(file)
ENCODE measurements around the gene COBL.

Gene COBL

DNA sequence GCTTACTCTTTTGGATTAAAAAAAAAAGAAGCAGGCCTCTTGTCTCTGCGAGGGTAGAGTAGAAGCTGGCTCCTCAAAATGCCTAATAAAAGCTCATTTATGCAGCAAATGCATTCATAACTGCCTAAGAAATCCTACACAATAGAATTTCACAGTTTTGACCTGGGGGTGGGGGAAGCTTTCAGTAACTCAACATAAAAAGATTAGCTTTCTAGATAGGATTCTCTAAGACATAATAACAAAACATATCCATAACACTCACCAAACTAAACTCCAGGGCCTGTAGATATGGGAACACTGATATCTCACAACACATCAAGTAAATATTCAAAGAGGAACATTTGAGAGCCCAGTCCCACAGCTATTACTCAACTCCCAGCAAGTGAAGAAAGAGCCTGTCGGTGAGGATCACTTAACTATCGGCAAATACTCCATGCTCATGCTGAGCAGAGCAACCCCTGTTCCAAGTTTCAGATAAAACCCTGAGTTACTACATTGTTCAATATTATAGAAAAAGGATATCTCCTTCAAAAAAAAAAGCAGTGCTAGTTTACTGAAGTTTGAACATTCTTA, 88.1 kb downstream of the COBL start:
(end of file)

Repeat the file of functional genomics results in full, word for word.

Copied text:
ENCODE measurements around the gene COBL.

Gene COBL

DNA sequence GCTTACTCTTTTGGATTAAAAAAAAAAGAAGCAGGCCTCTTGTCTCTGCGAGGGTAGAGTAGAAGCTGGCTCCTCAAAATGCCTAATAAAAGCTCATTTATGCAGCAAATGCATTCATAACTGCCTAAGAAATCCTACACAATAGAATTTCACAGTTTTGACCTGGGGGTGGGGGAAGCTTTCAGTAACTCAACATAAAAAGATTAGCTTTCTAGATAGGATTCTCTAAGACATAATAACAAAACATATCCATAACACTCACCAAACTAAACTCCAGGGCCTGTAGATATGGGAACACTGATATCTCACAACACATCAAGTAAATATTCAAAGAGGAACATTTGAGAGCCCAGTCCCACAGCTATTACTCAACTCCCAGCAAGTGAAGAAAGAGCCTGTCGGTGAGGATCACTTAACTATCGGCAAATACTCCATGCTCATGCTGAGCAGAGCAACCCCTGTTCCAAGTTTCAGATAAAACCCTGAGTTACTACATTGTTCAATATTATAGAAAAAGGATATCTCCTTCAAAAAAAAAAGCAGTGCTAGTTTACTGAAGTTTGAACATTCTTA, 88.1 kb downstream of the COBL start: